School Shootings: Mental Health or Spiritual Warfare?

School Shootings: Mental Health or Spiritual Warfare? By Brandon Showalter, Christian Post Reporter

Read part 1part 2part 3part 4part 5 and part 6 of The Christian Post’s series on youth and school violence.

Arguably, no other crime forces Americans to confront the reality of evil than when a gunman murders school children. Yet some of the reasons why horrific incidents happen are seldom discussed.

Whenever mass shootings occur in the United States, the political discourse and public conversation often centers on how lawmakers might further regulate firearms.

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Yet other factors that are not spoken of nearly as much are worth considering, according to a Pentecostal theologian and a mental health counselor of 31 years, both of whom spoke with The Christian Post about some of the factors involved in mass shootings.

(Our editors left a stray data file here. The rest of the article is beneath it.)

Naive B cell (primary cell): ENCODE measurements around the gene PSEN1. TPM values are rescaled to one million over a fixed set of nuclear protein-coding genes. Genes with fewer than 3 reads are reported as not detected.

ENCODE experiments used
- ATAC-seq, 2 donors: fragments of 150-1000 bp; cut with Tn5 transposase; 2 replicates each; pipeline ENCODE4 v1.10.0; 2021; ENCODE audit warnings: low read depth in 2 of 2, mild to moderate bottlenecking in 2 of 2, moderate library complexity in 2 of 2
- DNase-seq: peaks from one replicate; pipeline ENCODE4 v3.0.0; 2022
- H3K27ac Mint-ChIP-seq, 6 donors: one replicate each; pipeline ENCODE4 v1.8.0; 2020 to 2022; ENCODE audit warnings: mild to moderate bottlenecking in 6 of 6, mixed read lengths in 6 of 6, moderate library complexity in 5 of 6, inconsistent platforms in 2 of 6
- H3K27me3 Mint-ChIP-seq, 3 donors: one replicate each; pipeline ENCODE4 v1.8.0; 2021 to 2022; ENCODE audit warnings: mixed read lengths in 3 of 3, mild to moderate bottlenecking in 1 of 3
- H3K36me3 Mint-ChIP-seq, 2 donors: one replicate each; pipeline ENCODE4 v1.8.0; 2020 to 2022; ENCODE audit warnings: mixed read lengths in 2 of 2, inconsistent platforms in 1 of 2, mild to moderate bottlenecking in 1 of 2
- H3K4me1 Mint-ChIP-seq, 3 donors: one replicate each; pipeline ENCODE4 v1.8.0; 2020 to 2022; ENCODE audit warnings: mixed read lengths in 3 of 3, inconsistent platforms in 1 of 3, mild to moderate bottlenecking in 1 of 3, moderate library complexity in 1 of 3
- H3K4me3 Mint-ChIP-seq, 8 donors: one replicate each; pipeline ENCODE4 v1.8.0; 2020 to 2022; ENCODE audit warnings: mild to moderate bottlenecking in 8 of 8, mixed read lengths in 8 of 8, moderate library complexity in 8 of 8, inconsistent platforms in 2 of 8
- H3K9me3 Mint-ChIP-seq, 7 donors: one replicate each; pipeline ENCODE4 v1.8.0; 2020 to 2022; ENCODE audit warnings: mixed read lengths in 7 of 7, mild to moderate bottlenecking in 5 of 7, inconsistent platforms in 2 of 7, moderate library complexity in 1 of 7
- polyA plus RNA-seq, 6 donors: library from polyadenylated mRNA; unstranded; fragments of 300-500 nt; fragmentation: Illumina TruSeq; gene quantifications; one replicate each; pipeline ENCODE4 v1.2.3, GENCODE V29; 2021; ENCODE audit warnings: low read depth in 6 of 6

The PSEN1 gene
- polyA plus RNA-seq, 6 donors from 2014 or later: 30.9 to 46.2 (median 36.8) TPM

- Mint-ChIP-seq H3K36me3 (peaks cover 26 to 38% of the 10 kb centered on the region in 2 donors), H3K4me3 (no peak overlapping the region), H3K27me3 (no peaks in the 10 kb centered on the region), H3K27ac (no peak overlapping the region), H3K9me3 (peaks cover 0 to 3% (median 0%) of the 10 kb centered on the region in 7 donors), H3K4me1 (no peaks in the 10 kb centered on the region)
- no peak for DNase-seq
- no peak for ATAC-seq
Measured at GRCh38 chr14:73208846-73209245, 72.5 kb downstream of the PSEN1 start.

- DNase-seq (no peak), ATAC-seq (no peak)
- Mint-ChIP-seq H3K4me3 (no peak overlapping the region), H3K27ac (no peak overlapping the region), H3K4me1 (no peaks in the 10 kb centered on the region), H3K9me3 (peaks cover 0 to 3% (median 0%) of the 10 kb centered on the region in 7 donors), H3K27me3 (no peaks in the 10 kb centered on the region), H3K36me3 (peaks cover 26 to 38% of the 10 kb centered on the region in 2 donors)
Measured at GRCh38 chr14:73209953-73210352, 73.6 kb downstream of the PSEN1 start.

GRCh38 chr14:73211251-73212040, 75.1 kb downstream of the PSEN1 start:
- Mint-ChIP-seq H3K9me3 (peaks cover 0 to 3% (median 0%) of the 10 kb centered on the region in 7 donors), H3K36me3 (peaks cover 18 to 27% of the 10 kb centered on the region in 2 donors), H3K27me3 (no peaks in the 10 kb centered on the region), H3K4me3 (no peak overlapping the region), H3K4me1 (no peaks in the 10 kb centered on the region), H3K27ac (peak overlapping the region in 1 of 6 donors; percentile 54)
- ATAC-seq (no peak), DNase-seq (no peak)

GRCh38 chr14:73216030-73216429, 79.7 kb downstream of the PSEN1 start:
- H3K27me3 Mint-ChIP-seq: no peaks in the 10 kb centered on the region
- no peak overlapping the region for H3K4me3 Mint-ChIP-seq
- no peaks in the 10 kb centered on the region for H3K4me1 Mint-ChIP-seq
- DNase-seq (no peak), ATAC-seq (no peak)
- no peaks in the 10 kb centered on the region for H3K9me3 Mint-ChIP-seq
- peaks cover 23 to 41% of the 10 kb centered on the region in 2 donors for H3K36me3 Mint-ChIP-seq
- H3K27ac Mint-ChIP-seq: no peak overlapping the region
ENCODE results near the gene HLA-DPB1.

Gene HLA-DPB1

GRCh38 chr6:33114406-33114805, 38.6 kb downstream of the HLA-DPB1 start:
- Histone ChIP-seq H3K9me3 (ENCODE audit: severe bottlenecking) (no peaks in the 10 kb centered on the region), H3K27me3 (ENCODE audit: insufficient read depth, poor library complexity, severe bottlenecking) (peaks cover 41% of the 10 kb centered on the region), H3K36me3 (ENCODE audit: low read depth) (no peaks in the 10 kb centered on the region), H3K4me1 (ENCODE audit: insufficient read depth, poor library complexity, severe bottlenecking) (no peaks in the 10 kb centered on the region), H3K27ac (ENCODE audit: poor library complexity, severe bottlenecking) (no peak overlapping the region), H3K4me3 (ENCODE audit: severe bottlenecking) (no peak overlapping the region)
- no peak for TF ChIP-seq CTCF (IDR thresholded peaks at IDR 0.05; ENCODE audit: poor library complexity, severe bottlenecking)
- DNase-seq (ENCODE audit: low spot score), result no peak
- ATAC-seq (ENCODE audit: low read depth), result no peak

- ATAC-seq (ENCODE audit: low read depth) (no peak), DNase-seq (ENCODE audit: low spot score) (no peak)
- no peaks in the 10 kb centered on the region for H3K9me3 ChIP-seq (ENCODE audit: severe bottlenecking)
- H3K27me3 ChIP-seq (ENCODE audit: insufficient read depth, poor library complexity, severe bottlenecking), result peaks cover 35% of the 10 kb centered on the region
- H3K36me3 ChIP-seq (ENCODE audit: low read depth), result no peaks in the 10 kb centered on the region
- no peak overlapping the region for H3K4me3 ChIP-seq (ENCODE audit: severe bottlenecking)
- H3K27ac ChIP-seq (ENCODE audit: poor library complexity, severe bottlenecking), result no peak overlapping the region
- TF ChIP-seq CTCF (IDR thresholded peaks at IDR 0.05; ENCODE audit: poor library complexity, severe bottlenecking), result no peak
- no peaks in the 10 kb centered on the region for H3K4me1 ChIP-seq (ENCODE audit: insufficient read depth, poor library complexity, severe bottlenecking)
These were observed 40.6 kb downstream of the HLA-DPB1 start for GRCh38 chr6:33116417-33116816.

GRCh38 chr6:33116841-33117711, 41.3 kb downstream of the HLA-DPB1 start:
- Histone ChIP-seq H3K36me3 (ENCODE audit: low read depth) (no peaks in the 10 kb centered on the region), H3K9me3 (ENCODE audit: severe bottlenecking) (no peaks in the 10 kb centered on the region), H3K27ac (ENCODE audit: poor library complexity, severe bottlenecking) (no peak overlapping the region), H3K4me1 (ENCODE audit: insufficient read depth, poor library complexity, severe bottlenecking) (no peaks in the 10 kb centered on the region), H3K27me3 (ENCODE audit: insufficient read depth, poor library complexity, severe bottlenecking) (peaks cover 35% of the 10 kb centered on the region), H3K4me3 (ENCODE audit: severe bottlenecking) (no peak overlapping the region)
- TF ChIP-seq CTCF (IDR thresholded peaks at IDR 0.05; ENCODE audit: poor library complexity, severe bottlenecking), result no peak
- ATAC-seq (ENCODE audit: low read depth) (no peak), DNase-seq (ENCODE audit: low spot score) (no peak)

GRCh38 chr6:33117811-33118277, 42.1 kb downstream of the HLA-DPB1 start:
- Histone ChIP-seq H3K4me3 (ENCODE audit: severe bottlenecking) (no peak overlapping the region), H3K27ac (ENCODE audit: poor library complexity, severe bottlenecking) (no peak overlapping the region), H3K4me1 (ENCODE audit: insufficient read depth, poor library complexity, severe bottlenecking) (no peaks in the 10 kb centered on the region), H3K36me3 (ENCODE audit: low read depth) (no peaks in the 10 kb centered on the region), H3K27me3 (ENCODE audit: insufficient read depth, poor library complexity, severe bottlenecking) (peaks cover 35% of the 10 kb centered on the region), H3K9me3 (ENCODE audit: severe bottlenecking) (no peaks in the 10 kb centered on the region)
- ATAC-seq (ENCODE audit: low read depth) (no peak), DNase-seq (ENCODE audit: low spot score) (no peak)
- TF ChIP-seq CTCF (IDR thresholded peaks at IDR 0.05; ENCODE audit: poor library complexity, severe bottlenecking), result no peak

To examine the issue from a theological and spiritual perspective, CP talked with Wave Nunnally, a professor of early Judaism and Christian origins at Evangel University, an Assemblies of God school in Springfield, Missouri.

He explained that many Christians have in some ways failed to understand the spiritual dimension of evil, particularly grasping the interplay between the natural world and the spirit realm. And this is more than relevant when thinking about mass shootings, he said.

Nikolas Cruz, the Parkland, Florida, shooter from earlier this year, said “demons” told him how to execute the victims. Seventeen, most of them young students, were killed.

“It’s such an interesting statement that he would make that voluntarily on his own,” Nunnally said, suggesting that it’s also possible those words might have been expressed with the intention of laying the legal groundwork for an insanity plea in court.

But it’s also necessary to investigate whether Cruz had ever been institutionalized in a mental hospital, been on any psychotropic drugs, been in therapy, or had a history of mental illness, in which case any actual demonic voices he said he heard would be an “add-on” to his condition, he said.

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